"A Healthy Hatred Of Scoundrels"

Context: The Victorian Age, bringing the world closer together, also increased the difficulties of the lower classes. Some writers, like Carlyle, thought such progress would prove suicidal in the end. He was sick about the sordid lives of the workers in the factories, and the additional crimes occurring with increasing poverty. Since he had known poverty as a child in Scotland, he was sympathetic with the plight of the poor, and began writing attacks on current social evils. His trouble–as one critic pointed out–was that, as a philosopher, he had no system. Some of his conclusions about the social order have proved impractical and dangerous. He believed in a strong paternalistic government because of his sympathy with the unprotected poor, and was convinced that because society changes, it ought to do so intelligently, directed by its best men, "its Heroes." His essay on "Model Prisons" was written following a visit with a friend to an exemplary or model prison in London. There, he says, twelve hundred prisoners are housed in clean buildings where they are well fed and given opportunity to learn in good schools under intelligent teachers. By the "Methods of Kindness," the Captain of the prisoners is training thieves and murderers to do nothing. Yet Carlyle asserts that this system is the worst investment of benevolence that human ingenuity can devise. It is impossible to bestow benevolence on an unworthy man without withdrawing it from a worthy recipient. Around the collection of attractive buildings cluster hundreds of dingy, poor, and dirty dwellings, where nonsinners, not yet a part of the "Devil's regiment," are forced to live. If Carlyle were doing the job, he would sweep the scoundrels somewhere out of the way, and provide good food and good teachers for those who were not criminally inclined. He declares himself sick of the "sugary, disastrous jargon of philanthrophy, the reign of love, the new era of universal brotherhood, that provides, not a Paradise to the welldeserving, but a Paradise to all-and-sundry." It operates under the guise of religion. Then he goes on to say:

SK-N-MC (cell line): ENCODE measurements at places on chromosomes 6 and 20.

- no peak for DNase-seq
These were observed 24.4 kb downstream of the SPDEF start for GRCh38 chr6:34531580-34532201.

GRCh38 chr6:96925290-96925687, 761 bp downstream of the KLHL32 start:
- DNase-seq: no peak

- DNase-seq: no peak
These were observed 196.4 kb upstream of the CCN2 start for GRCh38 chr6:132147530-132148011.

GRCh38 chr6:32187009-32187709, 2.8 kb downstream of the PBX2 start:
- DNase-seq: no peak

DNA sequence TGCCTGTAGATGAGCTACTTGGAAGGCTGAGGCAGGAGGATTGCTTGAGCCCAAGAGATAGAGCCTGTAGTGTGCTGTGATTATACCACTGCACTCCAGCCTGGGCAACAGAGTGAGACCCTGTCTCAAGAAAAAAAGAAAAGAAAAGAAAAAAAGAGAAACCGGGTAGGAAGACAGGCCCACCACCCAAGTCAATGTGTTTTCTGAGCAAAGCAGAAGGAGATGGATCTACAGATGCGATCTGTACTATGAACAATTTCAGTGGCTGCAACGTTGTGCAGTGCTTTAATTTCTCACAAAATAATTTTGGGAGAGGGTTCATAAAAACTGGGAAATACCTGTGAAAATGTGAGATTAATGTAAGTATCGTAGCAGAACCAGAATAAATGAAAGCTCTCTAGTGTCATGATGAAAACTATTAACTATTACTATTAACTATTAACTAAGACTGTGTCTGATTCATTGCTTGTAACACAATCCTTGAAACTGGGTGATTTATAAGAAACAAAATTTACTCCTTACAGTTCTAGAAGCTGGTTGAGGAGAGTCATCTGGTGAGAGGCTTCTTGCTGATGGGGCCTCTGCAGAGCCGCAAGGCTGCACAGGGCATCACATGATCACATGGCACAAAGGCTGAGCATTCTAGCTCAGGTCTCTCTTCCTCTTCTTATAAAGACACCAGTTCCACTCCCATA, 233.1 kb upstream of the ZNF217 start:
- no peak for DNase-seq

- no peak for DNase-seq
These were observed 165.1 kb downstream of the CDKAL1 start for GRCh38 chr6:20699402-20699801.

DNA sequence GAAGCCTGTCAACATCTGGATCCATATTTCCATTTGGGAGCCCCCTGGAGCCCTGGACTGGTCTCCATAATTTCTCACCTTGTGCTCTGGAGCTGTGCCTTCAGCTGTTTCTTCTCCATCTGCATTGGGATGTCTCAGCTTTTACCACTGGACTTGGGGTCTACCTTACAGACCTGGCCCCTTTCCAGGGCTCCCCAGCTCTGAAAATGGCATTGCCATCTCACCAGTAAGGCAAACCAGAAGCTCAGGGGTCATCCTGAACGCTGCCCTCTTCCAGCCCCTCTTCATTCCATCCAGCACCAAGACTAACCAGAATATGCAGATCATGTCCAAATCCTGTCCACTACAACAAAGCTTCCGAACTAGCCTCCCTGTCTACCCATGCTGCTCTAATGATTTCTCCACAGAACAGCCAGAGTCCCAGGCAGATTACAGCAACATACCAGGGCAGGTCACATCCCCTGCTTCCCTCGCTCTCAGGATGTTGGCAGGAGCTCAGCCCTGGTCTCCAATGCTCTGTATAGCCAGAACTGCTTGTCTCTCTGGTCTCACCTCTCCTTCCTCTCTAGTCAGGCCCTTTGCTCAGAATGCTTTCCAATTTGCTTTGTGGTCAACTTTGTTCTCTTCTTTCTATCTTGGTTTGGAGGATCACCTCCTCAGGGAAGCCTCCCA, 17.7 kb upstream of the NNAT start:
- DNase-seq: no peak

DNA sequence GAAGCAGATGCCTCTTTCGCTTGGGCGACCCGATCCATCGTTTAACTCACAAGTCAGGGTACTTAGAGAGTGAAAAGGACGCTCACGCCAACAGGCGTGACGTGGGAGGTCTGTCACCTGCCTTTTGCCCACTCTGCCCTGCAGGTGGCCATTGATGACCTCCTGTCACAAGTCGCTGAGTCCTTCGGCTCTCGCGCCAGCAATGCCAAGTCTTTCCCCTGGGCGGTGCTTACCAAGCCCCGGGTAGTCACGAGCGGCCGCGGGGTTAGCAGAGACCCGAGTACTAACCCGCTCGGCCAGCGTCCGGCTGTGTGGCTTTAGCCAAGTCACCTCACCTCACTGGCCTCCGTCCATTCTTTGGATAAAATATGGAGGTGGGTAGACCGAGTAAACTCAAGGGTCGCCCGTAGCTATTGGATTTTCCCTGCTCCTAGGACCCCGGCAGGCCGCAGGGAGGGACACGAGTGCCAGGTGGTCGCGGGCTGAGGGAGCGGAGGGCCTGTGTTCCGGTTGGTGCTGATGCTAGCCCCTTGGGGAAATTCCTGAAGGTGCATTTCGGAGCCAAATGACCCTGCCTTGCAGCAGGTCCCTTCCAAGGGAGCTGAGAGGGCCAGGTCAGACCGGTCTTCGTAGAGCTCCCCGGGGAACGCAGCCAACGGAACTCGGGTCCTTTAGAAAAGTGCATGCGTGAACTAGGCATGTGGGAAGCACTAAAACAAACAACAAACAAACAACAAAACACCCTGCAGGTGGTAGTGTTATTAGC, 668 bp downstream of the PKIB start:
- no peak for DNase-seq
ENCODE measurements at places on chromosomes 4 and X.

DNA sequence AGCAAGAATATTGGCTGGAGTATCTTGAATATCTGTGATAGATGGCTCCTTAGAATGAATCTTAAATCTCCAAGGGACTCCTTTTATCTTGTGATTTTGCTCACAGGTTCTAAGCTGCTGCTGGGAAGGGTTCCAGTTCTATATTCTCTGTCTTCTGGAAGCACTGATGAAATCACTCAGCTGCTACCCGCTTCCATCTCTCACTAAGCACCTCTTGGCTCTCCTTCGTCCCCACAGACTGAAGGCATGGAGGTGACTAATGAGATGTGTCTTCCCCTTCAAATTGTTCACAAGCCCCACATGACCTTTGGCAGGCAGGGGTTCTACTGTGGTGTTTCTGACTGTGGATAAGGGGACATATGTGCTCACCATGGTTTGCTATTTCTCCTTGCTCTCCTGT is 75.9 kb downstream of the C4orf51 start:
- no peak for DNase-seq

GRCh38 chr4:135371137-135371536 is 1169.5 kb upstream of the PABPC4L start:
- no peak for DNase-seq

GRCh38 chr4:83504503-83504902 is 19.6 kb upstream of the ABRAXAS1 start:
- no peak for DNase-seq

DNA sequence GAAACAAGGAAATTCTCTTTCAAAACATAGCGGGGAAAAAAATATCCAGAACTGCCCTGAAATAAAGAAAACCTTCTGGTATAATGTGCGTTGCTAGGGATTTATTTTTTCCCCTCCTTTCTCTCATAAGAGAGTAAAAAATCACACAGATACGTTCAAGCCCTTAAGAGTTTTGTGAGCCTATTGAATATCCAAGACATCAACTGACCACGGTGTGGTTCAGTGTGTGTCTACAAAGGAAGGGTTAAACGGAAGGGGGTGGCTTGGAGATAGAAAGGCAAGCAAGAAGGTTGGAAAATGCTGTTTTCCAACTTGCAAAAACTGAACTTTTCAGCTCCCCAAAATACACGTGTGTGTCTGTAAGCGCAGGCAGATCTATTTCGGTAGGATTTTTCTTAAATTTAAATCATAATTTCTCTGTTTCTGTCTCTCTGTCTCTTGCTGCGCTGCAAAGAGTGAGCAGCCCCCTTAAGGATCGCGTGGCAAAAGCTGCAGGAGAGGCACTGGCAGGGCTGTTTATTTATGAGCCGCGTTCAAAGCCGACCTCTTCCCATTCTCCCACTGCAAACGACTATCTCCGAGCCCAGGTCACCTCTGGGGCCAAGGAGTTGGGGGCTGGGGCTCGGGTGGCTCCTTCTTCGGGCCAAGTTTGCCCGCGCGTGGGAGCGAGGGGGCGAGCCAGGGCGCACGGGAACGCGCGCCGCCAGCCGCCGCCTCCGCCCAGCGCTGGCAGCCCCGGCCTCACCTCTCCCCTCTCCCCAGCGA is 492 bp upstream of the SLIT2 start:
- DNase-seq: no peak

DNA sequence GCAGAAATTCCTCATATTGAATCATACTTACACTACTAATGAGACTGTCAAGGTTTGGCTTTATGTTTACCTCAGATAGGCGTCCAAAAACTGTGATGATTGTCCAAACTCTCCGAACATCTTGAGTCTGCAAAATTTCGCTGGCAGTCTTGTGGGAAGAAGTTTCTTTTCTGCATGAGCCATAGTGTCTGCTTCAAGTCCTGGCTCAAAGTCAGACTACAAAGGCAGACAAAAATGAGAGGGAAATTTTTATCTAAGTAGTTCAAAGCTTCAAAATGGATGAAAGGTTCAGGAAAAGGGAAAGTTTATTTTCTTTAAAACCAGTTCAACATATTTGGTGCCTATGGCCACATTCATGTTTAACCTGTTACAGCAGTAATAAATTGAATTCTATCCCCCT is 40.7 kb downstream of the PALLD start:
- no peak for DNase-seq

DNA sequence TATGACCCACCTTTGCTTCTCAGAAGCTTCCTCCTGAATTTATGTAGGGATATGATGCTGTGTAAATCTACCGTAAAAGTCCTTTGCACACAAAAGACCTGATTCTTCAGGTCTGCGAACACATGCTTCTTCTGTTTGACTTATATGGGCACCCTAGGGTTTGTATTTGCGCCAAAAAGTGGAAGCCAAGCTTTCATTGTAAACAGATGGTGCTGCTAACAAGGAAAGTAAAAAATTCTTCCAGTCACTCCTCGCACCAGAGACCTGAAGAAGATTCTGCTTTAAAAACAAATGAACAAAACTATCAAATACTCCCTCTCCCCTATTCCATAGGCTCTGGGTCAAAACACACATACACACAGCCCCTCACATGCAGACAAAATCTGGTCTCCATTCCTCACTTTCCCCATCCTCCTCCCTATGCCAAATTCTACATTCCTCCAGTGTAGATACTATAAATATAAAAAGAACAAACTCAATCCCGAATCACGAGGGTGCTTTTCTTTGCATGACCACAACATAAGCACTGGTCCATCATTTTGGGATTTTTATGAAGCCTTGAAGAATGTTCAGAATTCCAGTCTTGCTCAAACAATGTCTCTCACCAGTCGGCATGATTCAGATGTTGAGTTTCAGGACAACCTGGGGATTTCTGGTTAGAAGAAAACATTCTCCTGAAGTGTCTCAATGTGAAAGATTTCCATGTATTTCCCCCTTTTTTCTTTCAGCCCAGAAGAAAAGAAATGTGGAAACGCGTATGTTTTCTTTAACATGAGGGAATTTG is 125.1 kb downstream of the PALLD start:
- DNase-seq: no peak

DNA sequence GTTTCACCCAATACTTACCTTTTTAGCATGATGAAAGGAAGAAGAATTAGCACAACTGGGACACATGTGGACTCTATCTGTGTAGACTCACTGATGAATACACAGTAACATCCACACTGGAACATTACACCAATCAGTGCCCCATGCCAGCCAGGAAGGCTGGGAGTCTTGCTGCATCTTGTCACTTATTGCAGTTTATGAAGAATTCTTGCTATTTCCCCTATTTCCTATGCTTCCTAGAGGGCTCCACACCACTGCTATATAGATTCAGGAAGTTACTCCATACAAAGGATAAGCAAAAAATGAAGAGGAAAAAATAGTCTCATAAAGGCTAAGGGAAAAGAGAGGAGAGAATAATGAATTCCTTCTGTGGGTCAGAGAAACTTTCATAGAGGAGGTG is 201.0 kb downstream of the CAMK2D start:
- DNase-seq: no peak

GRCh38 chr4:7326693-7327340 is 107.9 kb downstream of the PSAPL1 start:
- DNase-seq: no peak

Not the least disgusting feature of this Gospel according to the Platform is its reference to religion, and even to the Christian Religion, as an authority and mandate for what it does. Christian Religion? Does the Christian or any religion prescribe love of scoundrels, then? I hope it prescribes a healthy hatred of scoundrels;–otherwise what am I, in Heaven's name, to make of it? Me, for one, it will not serve as a religion on those strange terms. Just hatred of scoundrels, I say; fixed, irreconcilable, inexorable enmity to the enemies of God; this, and not love for them, and incessant whitewashing, and dressing and cockering of them, must, if you look into it, be the backbone of any human religion whatsoever.